On Display: QAG, Gallery 11
Ian Fairweather was born in Scotland in 1891. His father encouraged him to join the British Army and, in June 1914, just two months after he was commissioned, Fairweather was captured by the German Army and sent to a prison camp. There, he studied Japanese, sketched, and illustrated the prisoners’ magazine. After the war, he studied at the Slade School of Fine Art, London.
Leaving England in 1927, Fairweather travelled continually for nearly two decades, journeying to Canada, China, Indonesia, South America, the Philippines, Japan and Australia. In 1952, he attempted to cross the sea from Darwin to Timor on a raft, which turned into a perilous, 16-day solo journey that ended in Roti, Indonesia, from where he was deported to England.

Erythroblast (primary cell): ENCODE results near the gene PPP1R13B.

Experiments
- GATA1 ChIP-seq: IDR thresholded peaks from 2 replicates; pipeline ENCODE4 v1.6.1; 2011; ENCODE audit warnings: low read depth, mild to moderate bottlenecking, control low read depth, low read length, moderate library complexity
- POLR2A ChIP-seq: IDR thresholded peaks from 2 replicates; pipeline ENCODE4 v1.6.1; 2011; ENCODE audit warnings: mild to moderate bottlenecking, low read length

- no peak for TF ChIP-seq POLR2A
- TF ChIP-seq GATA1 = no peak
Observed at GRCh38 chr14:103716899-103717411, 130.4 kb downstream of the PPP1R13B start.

When he returned to Australia in 1953, Fairweather retreated from society. He built a rudimentary hut on Bribie Island, north of Brisbane, and went on to produce his greatest works there until his death in 1974.